Life and travels of Colonel James Smith – Indian Captivities

An Artists rendition of James Smith

James Smith, pioneer, was born in Franklin county, Pennsylvania, in 1737. When he was eighteen years of age he was captured by the Indians, was adopted into one of their tribes, and lived with them as one of themselves until his escape in 1759. He became a lieutenant under General Bouquet during the expedition against the Ohio Indians in 1764, and was captain of a company of rangers in Lord Dunmore’s War. In 1775 he was promoted to major of militia. He served in the Pennsylvania convention in 1776, and in the assembly in 1776-77. In the latter year he was commissioned colonel in command on the frontiers, and performed distinguished services. Smith moved to Kentucky in 1788. He was a member of the Danville convention, and represented Bourbon county for many years in the legislature. He died in Washington county, Kentucky, in 1812. The following narrative of his experience as member of an Indian tribe is from his own book entitled “Remarkable Adventures in the Life and Travels of Colonel James Smith,” printed at Lexington, Kentucky, in 1799. It affords a striking contrast to the terrible experiences of the other captives whose stories are republished in this book; for he was well treated, and stayed so long with his red captors that he acquired expert knowledge of their arts and customs, and deep insight into their character.



Biography of James W. Miller

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Letter from John Crosby, Deputy Clerk, to Franklin D. Love

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In the name of God. Amen! I, Joseph Bell, of the County of Augusta, and state of Virginia, being of sound and disposing mind and memory do make my last Will and Testament in manner following, towit: I give my soul to Almighty God who gave it, and my body to the Earth, all my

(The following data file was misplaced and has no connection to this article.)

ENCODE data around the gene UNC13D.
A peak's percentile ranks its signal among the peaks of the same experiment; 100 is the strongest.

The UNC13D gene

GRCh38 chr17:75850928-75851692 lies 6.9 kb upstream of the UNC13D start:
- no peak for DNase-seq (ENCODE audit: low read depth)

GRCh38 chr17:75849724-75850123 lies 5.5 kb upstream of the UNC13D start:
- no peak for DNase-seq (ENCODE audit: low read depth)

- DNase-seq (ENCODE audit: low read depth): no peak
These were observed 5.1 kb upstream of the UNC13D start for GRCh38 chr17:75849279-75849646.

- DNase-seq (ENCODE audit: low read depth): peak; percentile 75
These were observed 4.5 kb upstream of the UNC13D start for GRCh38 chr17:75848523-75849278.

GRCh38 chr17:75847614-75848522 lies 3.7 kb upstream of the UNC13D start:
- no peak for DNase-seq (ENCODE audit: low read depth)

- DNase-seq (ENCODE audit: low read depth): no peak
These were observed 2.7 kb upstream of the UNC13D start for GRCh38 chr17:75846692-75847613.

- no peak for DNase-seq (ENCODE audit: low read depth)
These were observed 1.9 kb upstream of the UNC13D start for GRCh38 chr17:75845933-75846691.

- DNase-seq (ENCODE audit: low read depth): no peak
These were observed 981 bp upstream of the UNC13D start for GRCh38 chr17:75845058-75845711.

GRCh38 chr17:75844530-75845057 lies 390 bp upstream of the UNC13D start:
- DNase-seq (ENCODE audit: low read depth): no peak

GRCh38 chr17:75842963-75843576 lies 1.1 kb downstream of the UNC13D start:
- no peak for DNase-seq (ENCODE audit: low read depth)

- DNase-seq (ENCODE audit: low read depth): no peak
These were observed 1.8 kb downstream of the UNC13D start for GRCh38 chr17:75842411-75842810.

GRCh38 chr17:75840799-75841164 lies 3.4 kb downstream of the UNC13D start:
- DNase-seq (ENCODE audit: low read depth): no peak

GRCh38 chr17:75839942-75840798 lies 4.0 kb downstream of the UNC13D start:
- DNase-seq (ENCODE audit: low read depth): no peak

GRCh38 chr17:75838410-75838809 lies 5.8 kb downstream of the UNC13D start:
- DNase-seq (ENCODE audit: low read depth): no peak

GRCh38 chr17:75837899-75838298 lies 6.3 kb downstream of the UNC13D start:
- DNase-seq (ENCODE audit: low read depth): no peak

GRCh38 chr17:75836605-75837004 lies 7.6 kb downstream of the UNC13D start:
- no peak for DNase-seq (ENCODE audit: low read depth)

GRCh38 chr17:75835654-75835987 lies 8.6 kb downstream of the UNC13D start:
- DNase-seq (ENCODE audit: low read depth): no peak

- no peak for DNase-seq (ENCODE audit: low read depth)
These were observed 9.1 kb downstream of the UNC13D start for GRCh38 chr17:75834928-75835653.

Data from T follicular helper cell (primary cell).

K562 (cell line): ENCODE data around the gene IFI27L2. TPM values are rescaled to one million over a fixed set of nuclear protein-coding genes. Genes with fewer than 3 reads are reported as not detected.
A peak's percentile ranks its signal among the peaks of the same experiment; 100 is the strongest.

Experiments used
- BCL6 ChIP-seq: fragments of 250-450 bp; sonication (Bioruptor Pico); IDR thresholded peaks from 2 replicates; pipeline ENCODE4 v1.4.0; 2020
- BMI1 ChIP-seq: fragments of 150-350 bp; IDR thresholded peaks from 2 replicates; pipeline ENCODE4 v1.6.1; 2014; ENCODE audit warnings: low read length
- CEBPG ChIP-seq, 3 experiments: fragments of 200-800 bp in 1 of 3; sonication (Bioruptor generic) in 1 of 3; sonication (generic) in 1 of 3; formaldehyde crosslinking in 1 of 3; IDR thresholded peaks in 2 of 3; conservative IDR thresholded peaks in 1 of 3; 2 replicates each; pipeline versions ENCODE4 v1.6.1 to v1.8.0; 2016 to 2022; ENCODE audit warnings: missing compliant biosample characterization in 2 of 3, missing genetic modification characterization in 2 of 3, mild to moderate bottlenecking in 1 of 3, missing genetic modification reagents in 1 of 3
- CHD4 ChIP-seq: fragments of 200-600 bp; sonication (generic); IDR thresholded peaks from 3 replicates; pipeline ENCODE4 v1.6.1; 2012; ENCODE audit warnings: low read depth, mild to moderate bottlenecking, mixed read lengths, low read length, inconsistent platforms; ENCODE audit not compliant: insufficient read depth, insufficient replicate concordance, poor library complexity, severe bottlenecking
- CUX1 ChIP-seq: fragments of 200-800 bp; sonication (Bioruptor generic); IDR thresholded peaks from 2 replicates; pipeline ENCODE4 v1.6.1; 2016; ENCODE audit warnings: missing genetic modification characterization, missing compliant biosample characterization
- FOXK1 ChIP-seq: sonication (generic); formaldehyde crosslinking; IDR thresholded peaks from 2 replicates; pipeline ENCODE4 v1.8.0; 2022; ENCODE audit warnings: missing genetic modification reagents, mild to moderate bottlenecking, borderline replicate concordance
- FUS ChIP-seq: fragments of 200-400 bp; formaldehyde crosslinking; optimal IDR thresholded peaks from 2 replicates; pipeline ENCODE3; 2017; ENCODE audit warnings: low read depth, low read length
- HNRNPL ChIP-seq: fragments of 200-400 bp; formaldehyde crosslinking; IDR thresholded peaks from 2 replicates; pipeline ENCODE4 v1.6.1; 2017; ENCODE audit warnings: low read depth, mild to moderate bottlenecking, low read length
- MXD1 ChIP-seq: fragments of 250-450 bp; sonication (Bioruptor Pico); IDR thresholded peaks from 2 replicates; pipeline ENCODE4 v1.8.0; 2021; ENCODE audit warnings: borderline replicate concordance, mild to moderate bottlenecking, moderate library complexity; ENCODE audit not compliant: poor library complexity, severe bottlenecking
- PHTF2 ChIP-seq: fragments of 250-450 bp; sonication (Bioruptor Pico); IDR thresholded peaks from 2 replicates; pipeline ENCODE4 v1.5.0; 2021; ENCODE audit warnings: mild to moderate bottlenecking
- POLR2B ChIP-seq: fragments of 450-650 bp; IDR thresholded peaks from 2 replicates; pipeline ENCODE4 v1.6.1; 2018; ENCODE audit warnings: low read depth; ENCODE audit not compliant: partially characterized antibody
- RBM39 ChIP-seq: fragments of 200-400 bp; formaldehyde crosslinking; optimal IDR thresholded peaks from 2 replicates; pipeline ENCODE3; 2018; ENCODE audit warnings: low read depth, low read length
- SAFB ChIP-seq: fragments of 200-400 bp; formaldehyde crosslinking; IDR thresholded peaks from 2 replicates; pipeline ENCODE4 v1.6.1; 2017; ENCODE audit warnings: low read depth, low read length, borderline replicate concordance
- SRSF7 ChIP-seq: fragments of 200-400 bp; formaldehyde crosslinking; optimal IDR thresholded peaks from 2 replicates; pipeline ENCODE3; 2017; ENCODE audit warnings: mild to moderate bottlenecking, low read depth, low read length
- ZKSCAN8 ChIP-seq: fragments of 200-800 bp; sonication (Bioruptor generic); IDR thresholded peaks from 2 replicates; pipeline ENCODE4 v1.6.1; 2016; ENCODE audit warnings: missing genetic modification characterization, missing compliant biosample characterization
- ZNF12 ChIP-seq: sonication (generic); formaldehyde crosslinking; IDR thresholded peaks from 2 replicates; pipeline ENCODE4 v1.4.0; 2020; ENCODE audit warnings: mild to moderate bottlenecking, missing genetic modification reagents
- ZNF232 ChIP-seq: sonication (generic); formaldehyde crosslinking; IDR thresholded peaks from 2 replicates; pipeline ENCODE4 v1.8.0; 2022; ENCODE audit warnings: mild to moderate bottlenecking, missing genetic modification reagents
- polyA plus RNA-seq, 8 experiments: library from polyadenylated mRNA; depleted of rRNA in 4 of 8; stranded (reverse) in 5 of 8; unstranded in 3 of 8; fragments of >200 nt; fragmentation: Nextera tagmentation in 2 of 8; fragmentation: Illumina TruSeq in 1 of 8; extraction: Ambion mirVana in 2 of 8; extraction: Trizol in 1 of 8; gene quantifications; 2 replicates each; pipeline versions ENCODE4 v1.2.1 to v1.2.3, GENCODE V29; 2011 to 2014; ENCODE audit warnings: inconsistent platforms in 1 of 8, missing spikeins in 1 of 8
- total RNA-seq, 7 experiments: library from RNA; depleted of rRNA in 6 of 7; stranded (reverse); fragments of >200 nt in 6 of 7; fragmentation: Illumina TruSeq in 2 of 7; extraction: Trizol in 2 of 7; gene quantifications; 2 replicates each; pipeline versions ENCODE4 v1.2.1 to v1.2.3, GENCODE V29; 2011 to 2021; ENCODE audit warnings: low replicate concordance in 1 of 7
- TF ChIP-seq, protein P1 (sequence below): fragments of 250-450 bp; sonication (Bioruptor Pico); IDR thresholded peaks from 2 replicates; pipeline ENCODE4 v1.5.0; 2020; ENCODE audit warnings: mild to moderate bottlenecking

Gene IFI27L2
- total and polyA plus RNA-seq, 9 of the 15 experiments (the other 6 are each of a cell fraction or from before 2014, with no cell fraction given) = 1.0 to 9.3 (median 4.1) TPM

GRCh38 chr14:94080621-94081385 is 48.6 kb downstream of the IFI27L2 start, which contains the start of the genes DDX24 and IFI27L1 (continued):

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With various corporate interests William Horner Cocke has been closely associated, these various business enterprises benefiting by the stimulus of his industry, keen sagacity and capable management. He has made for himself a most creditable position in business circles and since 1908 has been president and general manager of the Commercial Acid Company which in



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The commercial interests of Moscow are well represented by William Alexander Baker, a leading and enterprising merchant, whose well directed efforts, sound judgment and reliable dealing are bringing to him a creditable and satisfactory success. For twelve years he has carried on operations in Moscow, where he deals in both new and second-hand goods. He



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John McKinney, of Staunton, Virginia, served in the American army during the latter part of the revolution, and had his thigh broken by a musket ball, which lamed him for life. He settled at Lexington, Kentucky, where he taught school, and was elected Sheriff of the County. He married a Mexican woman, by whom he



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